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3 new TV shows to watch this winter

Jay Baruchel stars in FXX's new comedy,
Jay Baruchel stars in FXX's new comedy, "Man Seeking Woman."

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More than a couple dozen new TV shows will debut this winter. Margaret Lyons writes about television for our partner and she has tips on three new shows to cozy up with. 

"Hindsight" (Wednesdays on VH1) 

The show centers around a woman as she nears 40 who — on the night before her second wedding — wakes up in the '90s on the eve of her first wedding. She's back in her old life, neighborhood, with her old clothes, her old best friend and her former ability to smoke in bars. She essentially gets a do-over.

Margaret's take:

It's sort of whimsical and charming, but also has a real attitude about what you would do different and how that might seem really appealing. But the danger of knowing too much can also be a lot of pressure. It's sort of this tonal shift of shows, especially when you think about how many bleak and intense dramas we've had in the last couple of years. This sort of quirky dramedy is a breath of fresh air.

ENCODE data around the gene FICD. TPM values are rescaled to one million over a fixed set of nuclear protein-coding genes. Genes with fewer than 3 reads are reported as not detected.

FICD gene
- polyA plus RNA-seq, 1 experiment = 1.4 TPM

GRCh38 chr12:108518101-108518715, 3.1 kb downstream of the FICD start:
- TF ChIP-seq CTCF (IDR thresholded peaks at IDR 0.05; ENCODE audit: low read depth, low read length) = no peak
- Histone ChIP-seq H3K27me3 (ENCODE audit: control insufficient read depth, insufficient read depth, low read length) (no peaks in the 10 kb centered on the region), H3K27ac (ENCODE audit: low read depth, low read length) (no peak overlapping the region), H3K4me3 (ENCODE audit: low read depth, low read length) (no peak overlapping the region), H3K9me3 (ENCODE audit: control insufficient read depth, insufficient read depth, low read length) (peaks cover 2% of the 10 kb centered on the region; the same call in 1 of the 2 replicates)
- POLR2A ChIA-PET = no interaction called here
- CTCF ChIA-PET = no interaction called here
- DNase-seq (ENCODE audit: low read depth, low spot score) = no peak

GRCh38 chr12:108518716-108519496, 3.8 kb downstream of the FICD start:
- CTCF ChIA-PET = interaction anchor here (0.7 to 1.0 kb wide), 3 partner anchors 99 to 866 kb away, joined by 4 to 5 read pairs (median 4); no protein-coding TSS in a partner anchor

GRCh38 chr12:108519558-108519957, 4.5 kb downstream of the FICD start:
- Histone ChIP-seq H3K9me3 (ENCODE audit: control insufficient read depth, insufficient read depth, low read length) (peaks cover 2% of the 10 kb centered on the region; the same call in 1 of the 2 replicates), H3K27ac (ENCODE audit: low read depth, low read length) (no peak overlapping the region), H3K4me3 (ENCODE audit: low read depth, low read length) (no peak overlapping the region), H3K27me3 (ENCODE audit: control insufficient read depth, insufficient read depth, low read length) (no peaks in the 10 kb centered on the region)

"Man Seeking Woman" (premieres Jan. 14 on FXX) 

This new comedy show stars Jay Baruchel as a single guy trying to find love, but it's audaciously strange. It's written by Simon Rich whose work you might recognize from The New Yorker and Saturday Night Live, and it's being billed as a surreal comedy. Baruchel goes on a date with an actual troll and his girlfriend starts dating a guy named Hitler. Yes, Adolf Hitler.

Margaret's take:

It's so bizarre — and confidently so. It's impressive to see a show decide to be that different right out of the gate and really nail this strange, surprising tone. 

"Fresh Off the Boat" (premieres Feb. 10 on ABC) 

It's a family comedy based on an autobiography of the same name by Eddie Huang. This is the first Asian-American family sitcom in 20 years, since Margaret Cho's ABC show "All-American Girl" debuted in 1994. 

It's about a kid who moves from D.C.'s Chinatown to Miami and has culture shock about his new town. He's really into rap and hip-hop culture and stands out because he's the only Asian kid in his class. 

Margaret's take:

It combines real, actual human life problems with this very sweet — without being saccharine— sensibility. It's a wonderful show. 

You can read more of Margaret Lyons' suggestions on what new shows to watch this year at

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